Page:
MVVM Light and PRISM offer messenger to implement event system.

the approximate interface looks like the following one:

interface Messanger
    void Subscribe<TMessageParam>(Action<TMessageParam> action);
    void Unsubscribe<TMessageParam>(Action<TMessageParam> action);
    void Unsubscribe<TMessageParam>(objec actionOwner);
    void Notify<TMessageParam>(TMessageParam param);

Now this model seems beneficial comparing to classic .net events. It works well with Dependency Injection. Actions are stored as weak references so memory leaks are avioded and unsubscribe is not a must. The only annoyance is the need to declare new TMessageParam for each specific message. But everything comes at a cost. And what I'm really worried about is that I see no shortcomings of this approach.

Has anoyne the experience of some troubles with this design pattern?

We tried it and the most unpleasant thing with messages is their implicitness from the point of view of interface. Messages contrary to Events are not exposed explicitly in the interface so additional documentation must be provided.
As Laurent said below very loose coupling comes at a cost of vagueness.

2 Answers 2


One of the native .NET event's attributes is that it's immutable, which makes their access locklessly thread-safe. I'm guessing the same can't be said of this implementation you're referring to, though it may handle the locks under the covers for you so at least you don't have to. Alternatively it may have it's own form of immutable access (is the interface implemented on a value type?) but doing something of that nature is quite tricky in C# which is why events have always had language level support.

Other than that, there may be performance differences between the two but I can't say for certain one way or the other, and further there is the fact of the syntax which is not available in your mentioned approach.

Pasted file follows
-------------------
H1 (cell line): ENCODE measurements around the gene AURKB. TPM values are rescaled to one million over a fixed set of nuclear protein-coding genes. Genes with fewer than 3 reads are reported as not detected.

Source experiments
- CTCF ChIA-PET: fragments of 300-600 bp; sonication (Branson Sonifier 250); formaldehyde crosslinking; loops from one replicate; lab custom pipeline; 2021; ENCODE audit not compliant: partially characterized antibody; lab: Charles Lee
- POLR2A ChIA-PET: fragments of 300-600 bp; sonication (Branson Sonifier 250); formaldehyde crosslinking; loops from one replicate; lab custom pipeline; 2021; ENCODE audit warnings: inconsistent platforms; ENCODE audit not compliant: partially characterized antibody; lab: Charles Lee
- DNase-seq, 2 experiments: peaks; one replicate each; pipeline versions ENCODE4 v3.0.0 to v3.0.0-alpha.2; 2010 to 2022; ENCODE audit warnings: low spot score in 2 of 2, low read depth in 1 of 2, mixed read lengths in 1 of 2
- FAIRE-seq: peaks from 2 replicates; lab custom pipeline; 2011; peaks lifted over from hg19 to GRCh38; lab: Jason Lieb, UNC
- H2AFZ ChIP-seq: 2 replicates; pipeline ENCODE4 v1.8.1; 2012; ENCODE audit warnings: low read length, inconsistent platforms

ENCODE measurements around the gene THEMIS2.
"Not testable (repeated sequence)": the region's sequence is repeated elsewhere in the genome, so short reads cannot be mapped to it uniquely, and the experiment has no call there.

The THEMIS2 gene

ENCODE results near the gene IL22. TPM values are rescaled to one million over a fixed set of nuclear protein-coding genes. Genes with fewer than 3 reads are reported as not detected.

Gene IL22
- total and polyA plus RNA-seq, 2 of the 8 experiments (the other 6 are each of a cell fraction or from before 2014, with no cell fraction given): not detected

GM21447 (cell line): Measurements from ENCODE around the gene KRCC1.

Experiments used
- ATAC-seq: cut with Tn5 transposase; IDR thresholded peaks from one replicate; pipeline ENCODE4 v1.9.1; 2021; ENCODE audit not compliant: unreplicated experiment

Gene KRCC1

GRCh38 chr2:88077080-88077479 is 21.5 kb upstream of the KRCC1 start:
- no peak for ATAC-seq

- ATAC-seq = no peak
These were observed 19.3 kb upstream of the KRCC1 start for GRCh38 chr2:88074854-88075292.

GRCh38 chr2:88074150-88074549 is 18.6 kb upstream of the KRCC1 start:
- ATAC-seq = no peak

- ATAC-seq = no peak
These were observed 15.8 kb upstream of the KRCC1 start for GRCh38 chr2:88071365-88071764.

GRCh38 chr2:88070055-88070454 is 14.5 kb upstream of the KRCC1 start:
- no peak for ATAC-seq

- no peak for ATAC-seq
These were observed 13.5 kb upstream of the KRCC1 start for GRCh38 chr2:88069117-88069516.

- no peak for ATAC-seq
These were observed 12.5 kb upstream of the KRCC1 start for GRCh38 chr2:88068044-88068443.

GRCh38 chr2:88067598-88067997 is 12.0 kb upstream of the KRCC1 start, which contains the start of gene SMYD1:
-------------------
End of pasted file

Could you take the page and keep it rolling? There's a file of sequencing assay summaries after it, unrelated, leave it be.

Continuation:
• The HolyWar began in our team.One part offers an isolation when each concerned class receives some service at constraction. This service contains classic events to provide intercommunications between classes.Their main argument is the disability to send and subscribe to events class doesn't need.I insist on using the messenger with specific events.Isolation can be achieved by clustering the events and moving these clusters to separate assemblies. But frankly speaking I see no sin leaving all the events in one assembly. I think app-wide messaging does't break the separation of concerns. Commented Nov 15, 2012 at 14:43
  • @voroninp I'm not certain I understand some of what you're saying here, but why are you insisting some events use the messenger? Especially since you mention services here I'm guessing you're working in a multi-threaded context, in which case I would strongly suggest you stick with the native .NET events for the thread-safety they afford you. Otherwise be super careful that you have appropriate locking mechanisms in your subscribe/unsubscribe/notify methods. Commented Nov 15, 2012 at 23:59
  • Multithreading is the next stop. We have WinForms app with bad, really bad architecture: everything that could be coupled is coupled. For example one form can subscribe other's form method to the event of the 3d form. No we are cutting these dependencies throwing specific events to IAppContext. Later we will split it. I like Messenger for the ease of introducing new msg types, for filtering by hierarchy level and for weak references. Commented Nov 16, 2012 at 13:13

The major disadvantage of messaging-based systems is that it is less easy to understand what's going on. It can be tougher to debug what's happening than in an event based system, exactly because the messaging system is more loosely coupled. It's the same type of issue that comes with advanced systems like Rx (Reactive extensions).

  • Yes, I read this warning at galasoft.ch/mvvm We can trace all the messages senders and recipients more easily with Messenger. So it can be a mitigation tosome extent. Commented Nov 17, 2012 at 9:28

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